Tuesday, 17 July 2012

Some thoughts comparing my prints with the editioning i'm doing with CFPR

a photo of me in the print centre at UWE in front of a burgeoning collection of test strips 

In the first post on this blog I mused with some open-ended questions about the importance of planning and preparation in the printmaking process. Over the past two months I’ve been working on two very different projects, one of my own and one through CFPR at UWE.

With CFPR, I’ve been helping edition a woodcut series for Paul Coldwell. The blocks were made of MDF and lazercut. At the moment I’m doing test strips for white ink on black paper- we’ve already printed an edition black on white. The prints have just one layer, although for future editions colour will be added. The print I’m doing for myself is called “there she goes my beautiful world.” It’s also a woodcut, but I’m printing it as a reduction. So there will only be one edition. My aim for the print was to approach it in a painterly way- by improvising each layer as I came to it.

With the Coldwell print, we naturally made no contribution to the image, and CFPR and my involvement was purely technical. ‘We needed a perfect edition. What’s the best way of accomplishing this?’ So our approach was through lots of tests, proofs and concise documentation. There are all sorts of variables when making a run- ink consistence, rolling consistency, registration, packing and mess management- to name a few. Printing on the Columbian press we have at UWE we spent a lot of time fiddling with our packing set up. I was surprised how much the pressure varies between a test strip and a full print.

Something else I had to become familiar with was the block. I’d never printed a lazercut block before so I was interested to see how it might print differently. MDF itself prints similarly to lino; you get a sharper cut and less texture than with a regular piece of wood. This, with the precision of the lazer mean that the image we were printing was very fine and flat and required a smooth even layer of ink over the whole surface. An early problem we had was that the block itself was too thin, so when I rolled on the ink the board bent resulting in a sharp rectangular faded area on the print.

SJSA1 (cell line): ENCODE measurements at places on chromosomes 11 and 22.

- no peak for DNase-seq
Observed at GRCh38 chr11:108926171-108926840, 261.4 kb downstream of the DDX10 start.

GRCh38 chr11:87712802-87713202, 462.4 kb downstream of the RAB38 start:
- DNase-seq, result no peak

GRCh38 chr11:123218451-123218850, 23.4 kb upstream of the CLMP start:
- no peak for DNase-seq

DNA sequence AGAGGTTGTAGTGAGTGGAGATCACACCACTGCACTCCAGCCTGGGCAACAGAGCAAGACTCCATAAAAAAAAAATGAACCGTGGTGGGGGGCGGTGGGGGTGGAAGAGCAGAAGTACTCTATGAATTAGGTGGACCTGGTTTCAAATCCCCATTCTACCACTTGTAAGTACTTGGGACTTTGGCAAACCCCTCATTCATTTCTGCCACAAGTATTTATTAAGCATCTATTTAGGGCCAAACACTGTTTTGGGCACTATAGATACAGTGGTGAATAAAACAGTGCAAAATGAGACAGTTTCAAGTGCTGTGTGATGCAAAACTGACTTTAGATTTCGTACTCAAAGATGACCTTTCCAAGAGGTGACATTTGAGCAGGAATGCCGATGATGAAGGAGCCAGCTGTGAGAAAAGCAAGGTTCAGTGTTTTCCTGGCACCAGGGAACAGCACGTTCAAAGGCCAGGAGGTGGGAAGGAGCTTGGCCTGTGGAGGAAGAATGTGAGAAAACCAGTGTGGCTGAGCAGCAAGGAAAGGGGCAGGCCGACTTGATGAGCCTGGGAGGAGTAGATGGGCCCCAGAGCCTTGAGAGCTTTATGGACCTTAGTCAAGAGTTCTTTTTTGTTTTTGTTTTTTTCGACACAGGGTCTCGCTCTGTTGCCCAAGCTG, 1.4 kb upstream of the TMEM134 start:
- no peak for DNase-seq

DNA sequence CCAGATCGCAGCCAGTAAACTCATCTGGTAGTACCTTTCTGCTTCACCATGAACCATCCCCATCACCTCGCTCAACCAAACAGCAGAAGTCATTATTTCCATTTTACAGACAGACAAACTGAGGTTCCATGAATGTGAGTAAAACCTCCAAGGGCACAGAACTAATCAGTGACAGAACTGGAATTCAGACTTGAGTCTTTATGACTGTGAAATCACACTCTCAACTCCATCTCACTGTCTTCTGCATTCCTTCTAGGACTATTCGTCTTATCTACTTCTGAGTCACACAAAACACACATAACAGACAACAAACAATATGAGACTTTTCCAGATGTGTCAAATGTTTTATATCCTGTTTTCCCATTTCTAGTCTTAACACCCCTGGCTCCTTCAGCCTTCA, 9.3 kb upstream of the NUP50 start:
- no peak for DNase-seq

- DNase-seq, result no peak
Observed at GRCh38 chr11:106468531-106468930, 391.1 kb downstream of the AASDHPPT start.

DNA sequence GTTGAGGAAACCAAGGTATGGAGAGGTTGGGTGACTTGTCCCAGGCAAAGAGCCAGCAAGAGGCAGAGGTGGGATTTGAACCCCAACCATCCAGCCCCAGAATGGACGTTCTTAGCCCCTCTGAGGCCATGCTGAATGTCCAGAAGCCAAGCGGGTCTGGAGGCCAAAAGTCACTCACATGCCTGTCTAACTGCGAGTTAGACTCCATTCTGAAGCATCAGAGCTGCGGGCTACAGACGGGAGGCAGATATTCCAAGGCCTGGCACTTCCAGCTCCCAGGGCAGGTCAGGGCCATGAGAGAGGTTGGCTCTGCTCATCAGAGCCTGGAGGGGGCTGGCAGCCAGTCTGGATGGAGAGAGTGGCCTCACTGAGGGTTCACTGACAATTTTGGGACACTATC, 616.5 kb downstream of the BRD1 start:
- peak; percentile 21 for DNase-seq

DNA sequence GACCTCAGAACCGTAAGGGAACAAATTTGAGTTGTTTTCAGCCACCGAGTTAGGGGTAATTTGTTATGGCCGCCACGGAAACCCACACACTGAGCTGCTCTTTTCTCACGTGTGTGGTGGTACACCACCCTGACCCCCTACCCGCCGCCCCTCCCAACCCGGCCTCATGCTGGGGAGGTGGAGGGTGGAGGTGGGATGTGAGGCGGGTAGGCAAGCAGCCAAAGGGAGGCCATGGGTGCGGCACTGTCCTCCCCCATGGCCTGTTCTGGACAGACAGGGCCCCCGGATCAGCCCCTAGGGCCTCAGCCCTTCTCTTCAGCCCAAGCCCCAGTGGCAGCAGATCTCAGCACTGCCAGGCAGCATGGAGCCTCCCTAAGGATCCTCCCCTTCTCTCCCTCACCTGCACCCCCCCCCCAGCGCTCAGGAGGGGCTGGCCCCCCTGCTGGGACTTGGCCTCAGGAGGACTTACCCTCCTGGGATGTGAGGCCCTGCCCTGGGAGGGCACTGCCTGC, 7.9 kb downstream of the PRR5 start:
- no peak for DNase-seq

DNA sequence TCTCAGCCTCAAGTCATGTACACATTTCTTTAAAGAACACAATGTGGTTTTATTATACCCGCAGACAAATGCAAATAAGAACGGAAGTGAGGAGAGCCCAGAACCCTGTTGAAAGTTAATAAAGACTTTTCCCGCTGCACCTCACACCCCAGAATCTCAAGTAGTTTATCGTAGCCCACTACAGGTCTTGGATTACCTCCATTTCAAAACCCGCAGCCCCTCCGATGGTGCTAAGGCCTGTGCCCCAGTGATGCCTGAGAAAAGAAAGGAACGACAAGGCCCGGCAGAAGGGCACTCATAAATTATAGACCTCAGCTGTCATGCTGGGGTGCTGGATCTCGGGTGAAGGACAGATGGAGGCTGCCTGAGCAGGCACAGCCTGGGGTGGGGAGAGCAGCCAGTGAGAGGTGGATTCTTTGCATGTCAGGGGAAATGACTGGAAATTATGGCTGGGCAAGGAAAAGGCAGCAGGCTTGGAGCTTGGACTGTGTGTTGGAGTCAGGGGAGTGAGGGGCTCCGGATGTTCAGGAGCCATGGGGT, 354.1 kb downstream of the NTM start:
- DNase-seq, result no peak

"there she goes my beautiful world" (unfinished)

The wood I’m using is from a reclamation centre in Bristol. It’s a kind of hard wood, rich in colour, fine grain and easy to cut. It’s also got dents, cracks and holes all over it, which I incorporated into my design. It also has an impact of the layer of ink. I feel things like that gives the print and the block more personality.

Unlike, the Coldwell print I’ve been hand burnishing my woodblock. I use an assortment of spoons for different pressures and surface areas. This means I don’t need to worry about packing, however I do put newsprint over the paper to keep the back clean while I’m working. I think that hand printing gives you a texture you can’t achieve on the press; it also gives you more flexibility. But it is more labour intensive, even compared to the Columbian.

One similarity between the projects is registration. For the Coldwell prints it’s simply a means of ensuring uniformity through the edition. For mine it’s necessary to make sure all the layers line up. I’m allowing myself to be fairly flexible in my edition, allowing the layers of colour to flow and interact in an open playful kind of way. I don’t mind if there is some variation, as long as it’s contained with the boarder.

It’s really important to have a safe registration method; because the less time you’re faffing with the paper- getting it in place- the less likely you are to get ink or dirt where it shouldn’t be. With the Coldwell series we developed an order for rolling, lifting, covering and so on, involving many pairs of disposable gloves all in order to make sure the environment stayed as clean as possible. I took some of the ideas into my own edition. Particularly thinking about how the Chinese printmakers have a very ergonomical set up where the inks and the papers, and the cutting and printing areas have defined stations. All within easy reach. I’ve found that having an organised base on both projects is a very effective way of anticipating a level of quality in an edition. For my own prints, it was a secure starting 

Freedom Prints at the Sigtuna Bonhoeffer Congress